Pathway Analysis: Likelihood of Coffee Berry Borer (Hypothenemus hampei Ferrari) Introduction into the Hawaiian Islands by Air Passenger Travel

Takeuchi, Yu
Benavides, Pablo
Johnson, Melissa A
Follett, Peter A
Hossain, Mohammad Khalid
Navarro, Lucio
Giraldo, Marisol
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Hawaiian Entomological Society
The coffee berry borer (CBB) (Hypothenemus hampei (Ferrari) (Coleoptera: Curculionidae, Scolytinae)) is considered the most damaging insect pest of coffee worldwide, causing significant reductions in both the yield and quality of coffee products. CBB was first detected in the Kona coffee-growing district of Hawaii island in 2010. Since then, CBB has spread to all other major coffeegrowing regions across the state. In this study, we conducted a quantitative risk assessment to determine the likelihood and frequency of air passengers bringing CBB-infested materials into Hawaii and to estimate human-mediated dispersal pathways between islands. There were over 3.3 million visitors traveling from CBB-occurring countries to Hawaii from 2010 to 2019; we estimated that only 238, 237 of these passengers underwent agricultural inspection at the port of entry. Although the detection rate of CBB on air passengers was very low, the model suggested that there could be at least one passenger bringing CBB-infested materials to Hawaii every year. In addition, we found that Oahu is the most likely source of new pest entries to neighboring islands given the large number of passengers that depart from the Honolulu International Airport. We suggest implementing risk-based inspections of foreign arrivals and inter-island passengers as well as establishing annual inspection routines to intercept infested materials coming into the state. These types of programs will provide the data needed to fine tune statistical models that can be used to predict future introductions. Ultimately these models will serve as critically important tools for crop and commodity protection in Hawaii by improving biosecurity standards and informing the development of emergency response plans for new invasive pests and diseases.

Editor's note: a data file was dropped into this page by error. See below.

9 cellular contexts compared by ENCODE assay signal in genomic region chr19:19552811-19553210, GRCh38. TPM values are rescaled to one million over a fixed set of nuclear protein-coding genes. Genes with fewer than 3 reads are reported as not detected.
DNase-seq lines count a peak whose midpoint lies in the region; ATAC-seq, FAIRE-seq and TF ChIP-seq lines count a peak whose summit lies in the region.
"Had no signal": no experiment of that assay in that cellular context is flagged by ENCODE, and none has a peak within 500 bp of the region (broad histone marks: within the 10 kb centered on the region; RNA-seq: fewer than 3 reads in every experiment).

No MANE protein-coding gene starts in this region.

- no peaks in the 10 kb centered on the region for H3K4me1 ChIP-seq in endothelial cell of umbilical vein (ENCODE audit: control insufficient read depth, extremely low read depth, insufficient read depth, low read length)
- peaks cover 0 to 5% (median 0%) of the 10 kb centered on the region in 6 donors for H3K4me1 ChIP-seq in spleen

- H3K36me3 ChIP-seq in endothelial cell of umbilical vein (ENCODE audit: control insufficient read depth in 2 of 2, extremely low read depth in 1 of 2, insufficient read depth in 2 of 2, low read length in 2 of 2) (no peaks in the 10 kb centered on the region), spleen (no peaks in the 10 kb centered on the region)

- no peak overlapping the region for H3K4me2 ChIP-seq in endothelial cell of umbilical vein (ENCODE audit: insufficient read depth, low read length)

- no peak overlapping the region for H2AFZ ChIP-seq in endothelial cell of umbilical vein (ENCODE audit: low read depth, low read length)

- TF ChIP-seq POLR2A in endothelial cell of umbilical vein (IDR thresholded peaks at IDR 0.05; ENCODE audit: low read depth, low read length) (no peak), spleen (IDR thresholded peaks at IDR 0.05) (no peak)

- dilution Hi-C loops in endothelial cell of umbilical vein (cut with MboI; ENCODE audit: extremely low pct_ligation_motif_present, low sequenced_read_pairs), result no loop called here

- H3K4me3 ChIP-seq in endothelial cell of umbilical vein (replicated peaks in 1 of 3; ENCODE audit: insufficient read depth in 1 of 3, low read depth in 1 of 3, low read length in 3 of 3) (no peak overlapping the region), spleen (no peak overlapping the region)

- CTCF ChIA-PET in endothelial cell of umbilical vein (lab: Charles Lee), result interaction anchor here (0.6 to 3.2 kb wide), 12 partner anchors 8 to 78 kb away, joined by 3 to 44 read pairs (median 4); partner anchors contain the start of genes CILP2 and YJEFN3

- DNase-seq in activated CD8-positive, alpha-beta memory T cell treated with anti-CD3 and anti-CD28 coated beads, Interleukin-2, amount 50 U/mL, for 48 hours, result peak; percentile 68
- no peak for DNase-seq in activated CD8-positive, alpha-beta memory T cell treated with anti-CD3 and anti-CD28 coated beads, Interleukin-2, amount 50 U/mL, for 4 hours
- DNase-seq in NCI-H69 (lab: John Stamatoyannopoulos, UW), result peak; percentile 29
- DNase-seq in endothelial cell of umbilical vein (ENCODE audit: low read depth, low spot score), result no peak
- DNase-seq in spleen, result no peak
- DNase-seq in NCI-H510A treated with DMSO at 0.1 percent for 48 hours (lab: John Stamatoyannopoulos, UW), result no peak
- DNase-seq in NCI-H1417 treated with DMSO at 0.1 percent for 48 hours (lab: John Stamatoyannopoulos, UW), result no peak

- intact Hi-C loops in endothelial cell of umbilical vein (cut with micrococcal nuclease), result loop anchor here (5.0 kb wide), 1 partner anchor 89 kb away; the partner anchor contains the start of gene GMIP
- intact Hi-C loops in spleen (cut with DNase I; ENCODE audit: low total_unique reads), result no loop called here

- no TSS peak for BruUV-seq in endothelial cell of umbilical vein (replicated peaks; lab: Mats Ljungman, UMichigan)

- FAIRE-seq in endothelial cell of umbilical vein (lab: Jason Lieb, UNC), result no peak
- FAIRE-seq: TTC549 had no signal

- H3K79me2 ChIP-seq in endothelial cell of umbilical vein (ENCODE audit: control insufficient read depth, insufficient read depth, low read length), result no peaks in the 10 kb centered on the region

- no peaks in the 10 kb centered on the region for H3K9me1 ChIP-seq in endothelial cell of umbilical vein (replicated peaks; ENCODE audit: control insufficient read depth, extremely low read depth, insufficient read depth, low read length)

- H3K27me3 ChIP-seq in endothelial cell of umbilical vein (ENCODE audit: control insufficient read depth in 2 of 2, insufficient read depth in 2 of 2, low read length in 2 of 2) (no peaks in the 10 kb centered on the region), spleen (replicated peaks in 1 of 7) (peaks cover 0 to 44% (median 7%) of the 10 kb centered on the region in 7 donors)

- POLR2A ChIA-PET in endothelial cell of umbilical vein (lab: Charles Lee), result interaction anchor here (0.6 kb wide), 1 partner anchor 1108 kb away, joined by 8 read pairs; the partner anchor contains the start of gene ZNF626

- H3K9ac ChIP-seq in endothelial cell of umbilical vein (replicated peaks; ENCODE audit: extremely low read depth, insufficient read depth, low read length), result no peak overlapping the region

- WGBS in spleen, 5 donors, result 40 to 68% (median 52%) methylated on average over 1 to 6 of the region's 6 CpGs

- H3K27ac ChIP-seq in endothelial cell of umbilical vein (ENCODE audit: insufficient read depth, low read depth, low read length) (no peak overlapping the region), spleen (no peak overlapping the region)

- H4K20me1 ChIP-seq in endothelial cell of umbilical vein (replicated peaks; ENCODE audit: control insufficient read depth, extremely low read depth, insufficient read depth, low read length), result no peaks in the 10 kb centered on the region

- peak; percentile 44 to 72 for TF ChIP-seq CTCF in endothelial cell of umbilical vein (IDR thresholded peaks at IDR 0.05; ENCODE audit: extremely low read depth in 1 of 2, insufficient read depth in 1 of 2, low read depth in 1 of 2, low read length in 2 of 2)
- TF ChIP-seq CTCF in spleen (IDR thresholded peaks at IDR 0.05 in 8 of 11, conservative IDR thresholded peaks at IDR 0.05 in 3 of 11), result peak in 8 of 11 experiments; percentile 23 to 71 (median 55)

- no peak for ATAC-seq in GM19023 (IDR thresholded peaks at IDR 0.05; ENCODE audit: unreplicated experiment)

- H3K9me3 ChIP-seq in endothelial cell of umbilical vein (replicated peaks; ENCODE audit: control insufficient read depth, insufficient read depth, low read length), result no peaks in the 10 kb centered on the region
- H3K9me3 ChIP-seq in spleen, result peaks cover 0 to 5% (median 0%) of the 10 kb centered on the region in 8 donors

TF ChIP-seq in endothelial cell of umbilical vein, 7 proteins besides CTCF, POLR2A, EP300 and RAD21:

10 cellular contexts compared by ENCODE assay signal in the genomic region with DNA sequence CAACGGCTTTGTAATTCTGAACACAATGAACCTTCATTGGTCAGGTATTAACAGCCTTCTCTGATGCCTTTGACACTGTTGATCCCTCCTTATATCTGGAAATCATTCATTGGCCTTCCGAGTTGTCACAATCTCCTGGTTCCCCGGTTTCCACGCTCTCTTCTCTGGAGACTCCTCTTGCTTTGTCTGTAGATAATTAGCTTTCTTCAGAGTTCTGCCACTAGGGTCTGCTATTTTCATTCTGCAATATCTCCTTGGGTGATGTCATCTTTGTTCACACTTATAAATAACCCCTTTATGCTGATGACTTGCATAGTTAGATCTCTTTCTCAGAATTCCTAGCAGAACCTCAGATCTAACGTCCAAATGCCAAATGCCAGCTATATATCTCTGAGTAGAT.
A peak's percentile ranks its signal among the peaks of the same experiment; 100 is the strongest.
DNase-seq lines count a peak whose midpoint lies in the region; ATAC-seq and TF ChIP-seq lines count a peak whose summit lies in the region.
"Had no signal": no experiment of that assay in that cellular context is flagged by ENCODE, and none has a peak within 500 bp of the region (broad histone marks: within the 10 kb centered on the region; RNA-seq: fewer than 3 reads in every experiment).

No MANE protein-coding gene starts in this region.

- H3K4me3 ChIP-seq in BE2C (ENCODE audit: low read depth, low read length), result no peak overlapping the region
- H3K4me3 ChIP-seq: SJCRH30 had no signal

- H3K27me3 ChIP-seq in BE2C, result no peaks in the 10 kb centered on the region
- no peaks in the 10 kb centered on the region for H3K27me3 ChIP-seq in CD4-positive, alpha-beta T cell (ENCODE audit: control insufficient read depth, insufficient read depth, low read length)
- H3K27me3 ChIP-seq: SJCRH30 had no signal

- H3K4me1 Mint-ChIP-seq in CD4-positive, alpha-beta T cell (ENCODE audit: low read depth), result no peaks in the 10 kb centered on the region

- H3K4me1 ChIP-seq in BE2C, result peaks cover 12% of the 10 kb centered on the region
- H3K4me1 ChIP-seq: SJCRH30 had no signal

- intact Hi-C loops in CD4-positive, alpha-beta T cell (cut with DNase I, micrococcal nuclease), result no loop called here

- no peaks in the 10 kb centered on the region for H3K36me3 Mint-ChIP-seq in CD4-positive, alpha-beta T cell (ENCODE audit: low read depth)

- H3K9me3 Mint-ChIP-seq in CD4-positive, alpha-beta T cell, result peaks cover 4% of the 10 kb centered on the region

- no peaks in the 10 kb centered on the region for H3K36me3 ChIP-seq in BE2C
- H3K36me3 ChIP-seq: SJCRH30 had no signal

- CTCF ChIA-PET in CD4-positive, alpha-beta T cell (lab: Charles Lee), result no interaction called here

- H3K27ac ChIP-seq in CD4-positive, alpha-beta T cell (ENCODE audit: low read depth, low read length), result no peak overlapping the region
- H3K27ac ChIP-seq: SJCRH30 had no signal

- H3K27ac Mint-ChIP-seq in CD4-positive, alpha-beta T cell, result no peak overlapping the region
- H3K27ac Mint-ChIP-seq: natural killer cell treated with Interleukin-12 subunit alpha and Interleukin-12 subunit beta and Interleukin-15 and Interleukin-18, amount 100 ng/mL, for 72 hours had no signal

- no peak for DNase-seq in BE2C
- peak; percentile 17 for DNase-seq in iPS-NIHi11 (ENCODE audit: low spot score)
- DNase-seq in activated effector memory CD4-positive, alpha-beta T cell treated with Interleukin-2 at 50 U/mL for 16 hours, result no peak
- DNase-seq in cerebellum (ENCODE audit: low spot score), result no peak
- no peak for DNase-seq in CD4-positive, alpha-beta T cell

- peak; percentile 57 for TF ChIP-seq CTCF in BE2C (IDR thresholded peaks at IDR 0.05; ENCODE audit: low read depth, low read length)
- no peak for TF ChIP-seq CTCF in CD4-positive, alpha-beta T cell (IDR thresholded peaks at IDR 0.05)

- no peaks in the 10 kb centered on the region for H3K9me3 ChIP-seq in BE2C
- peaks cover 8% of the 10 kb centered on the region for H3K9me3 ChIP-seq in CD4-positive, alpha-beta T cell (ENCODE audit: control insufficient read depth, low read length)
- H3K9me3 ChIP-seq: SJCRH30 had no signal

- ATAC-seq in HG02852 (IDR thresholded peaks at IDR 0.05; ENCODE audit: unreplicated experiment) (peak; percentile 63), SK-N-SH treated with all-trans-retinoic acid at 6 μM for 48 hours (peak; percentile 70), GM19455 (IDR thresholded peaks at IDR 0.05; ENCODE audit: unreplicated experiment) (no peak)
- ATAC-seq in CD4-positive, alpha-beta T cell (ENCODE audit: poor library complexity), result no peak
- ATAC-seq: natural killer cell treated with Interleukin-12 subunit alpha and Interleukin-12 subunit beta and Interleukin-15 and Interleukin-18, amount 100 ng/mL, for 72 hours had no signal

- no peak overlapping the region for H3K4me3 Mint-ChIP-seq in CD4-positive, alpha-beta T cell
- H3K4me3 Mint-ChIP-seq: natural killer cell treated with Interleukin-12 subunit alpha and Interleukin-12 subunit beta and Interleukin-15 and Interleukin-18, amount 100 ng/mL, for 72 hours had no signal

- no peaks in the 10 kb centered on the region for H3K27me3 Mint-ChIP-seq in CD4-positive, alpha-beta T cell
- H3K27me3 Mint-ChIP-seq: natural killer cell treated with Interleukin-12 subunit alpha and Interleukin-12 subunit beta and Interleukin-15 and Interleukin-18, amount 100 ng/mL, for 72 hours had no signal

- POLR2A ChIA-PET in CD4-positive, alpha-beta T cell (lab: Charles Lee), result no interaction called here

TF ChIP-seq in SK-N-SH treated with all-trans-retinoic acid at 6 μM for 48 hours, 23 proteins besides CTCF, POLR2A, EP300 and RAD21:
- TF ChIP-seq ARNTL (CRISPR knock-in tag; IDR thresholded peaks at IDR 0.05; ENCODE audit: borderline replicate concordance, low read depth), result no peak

air passengers, biosecurity, island invasions, quantitative pathway model
Proceedings of the Hawaiian Entomological Society (2022) 54:1-20.
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